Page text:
What were the Causes of Aurangzeb's failure in the Deccan?

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There were so many causes of Aurangzeb's failure in the Deccan, but the most important causes were as under:

Aurangzeb Aiamgir (1658-1707)

The main cause of Aurangzeb's failure in the Deccan is to be found in the contrast between the characters of the Mughals and the Marathas, If the Mughals had been the same hardy warriors that Babur led from the valleys of the Hindukush or if the Rajputs had supported them with all their might, the Marathas would have been allowed a short shrift.

However, Aurangzeb had alienated The Rajputs and they were not prepared to risk their lives for him for destroying those who were after all Hindus. Moreover, three or four generations of court-life had ruined the manliness of the Mughals. Instead of hardy swordsmen, they had become padded dandies.

They were wadding under their heavy armor. They luxuriated in comfortable saddles and velvet housings and bails and ornaments of their charges. They were adorned for procession when they should have been in rough campaigning out-fit. Their camp was as splendid and luxurious as if they were on guard at the Palace at Delhi. The Mughal Soldiers grumbled if their tents were not furnished as comfortable as in the quarters at Agra.

Their requirements attracted an immense crowd of camp-followers twenty times as numerous as the effective strength. About Aurangzeb's camp at Galgala in 1695, Dr. Careri observes this: "I was told that the forces in this camp amounted to 60, 000 horses and 100, 000 on foot, for whose baggage there were 50,000 camels and 3,000 elephants; but that the settlers, merchants and artificers' were much more numerous, the whole camp being a living city containing five millions of souls and abounding not only in provisions but in ail things that could be desired.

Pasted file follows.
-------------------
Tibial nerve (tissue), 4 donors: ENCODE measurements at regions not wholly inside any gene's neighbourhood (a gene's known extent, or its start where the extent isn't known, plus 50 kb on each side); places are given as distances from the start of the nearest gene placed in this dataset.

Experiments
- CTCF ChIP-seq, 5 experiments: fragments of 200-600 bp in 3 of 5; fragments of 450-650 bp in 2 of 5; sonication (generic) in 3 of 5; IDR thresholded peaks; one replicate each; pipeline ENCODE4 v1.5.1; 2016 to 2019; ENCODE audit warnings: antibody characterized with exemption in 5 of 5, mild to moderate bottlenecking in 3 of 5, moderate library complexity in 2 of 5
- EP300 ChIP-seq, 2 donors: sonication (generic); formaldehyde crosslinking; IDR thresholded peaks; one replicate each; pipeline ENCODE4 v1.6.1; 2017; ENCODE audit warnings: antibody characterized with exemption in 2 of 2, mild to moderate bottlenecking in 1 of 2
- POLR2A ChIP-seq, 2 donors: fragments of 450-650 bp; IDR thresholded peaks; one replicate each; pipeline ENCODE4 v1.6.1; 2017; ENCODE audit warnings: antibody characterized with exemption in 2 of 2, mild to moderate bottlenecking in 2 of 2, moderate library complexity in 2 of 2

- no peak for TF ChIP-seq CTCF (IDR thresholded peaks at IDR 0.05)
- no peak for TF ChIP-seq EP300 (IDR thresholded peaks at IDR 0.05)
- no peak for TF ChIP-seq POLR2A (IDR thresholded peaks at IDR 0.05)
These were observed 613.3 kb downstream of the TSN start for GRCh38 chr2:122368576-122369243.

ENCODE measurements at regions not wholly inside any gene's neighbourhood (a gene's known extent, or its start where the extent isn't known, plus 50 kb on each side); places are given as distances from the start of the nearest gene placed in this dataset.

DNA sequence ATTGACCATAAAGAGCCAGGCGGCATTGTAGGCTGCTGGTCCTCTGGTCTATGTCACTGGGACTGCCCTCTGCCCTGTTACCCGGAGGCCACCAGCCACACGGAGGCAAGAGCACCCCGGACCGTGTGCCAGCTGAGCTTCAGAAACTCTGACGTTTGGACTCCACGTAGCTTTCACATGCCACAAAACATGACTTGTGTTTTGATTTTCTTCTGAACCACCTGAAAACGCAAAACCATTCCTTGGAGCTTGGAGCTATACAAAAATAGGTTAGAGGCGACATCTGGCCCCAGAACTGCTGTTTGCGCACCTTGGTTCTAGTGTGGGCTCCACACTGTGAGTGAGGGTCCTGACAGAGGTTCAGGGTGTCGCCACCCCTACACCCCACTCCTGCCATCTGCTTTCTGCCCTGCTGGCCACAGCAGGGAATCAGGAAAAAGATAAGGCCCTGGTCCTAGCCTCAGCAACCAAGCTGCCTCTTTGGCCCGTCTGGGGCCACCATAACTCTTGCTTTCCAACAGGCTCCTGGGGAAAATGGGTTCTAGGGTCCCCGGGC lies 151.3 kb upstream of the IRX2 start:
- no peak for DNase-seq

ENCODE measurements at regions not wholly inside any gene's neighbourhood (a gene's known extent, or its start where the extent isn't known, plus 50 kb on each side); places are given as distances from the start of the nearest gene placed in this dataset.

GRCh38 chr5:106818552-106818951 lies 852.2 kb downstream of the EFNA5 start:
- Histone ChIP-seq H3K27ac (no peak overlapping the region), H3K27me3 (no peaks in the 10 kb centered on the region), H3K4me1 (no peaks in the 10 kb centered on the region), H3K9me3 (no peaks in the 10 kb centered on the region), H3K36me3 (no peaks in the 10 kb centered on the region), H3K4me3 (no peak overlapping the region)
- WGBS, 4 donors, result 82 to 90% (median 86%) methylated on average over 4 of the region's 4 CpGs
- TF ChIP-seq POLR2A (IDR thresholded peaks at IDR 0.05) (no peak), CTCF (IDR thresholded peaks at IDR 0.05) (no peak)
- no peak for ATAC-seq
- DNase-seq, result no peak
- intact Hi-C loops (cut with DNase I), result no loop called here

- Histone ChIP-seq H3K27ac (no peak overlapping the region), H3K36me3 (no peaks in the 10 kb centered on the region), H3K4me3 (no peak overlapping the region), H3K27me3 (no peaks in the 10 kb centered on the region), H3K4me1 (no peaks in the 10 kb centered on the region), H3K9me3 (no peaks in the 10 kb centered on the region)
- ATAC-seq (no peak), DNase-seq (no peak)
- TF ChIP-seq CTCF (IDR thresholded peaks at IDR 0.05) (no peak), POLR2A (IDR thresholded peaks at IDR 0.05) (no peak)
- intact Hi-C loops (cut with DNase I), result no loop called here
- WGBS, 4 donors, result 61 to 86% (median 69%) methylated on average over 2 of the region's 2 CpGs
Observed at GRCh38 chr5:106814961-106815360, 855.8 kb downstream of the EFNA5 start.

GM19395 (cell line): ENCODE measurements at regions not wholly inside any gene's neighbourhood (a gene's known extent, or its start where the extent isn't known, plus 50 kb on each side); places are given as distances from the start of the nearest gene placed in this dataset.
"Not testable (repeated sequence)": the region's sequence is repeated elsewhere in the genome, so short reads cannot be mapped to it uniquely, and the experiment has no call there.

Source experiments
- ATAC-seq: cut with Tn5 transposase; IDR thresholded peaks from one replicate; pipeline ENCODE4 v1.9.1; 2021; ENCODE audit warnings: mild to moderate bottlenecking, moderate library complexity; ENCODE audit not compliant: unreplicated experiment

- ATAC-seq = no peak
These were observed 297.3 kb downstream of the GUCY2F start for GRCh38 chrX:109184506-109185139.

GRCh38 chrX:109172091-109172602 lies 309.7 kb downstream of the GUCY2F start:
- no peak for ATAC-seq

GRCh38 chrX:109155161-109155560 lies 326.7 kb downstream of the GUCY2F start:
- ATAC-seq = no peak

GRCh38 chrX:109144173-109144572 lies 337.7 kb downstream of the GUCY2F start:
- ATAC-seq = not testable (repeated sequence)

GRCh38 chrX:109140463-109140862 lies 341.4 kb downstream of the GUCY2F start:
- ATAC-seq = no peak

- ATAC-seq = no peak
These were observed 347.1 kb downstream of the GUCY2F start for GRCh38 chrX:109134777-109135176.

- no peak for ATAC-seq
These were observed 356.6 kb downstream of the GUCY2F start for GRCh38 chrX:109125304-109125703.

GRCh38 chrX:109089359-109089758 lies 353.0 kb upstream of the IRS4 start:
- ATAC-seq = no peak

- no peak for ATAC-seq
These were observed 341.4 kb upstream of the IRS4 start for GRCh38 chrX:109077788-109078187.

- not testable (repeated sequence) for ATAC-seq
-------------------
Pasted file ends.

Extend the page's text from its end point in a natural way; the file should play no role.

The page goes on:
There were 250 bazaars or markets, every Amir or general having one to serve his men. In short, the whole camp was thirty miles about." It cannot be denied that such an army was like a plague of locusts in a country and it ate up everything. Whenever the supplies of Mughal Annies were cut by the Marathas, famine followed.

The dilatory tactics of the Mughal Generals were also responsible for their failure. It is pointed out that Zul-Fikar, the best of officers of Aurangzeb, held treasonable parleys with the enemy and intentionally delayed a siege in the hope that the aged Emperor would die any moment and leave him in command of the troops.

Obviously, such generals and such soldiers were no match for the Marathas. It is true that the Mughals were more in numbers and resources and they could defeat the Marathas in pitched battles but the Marathas followed guerrilla tactics and refused to be drawn into a pitched battle. It is also true that the Mughals could conquer a fort by their lengthy sieges, but the Marathas had many forts and consequently this advantage of the Mughals did not help them was one long series of petty victories followed by larger losses.


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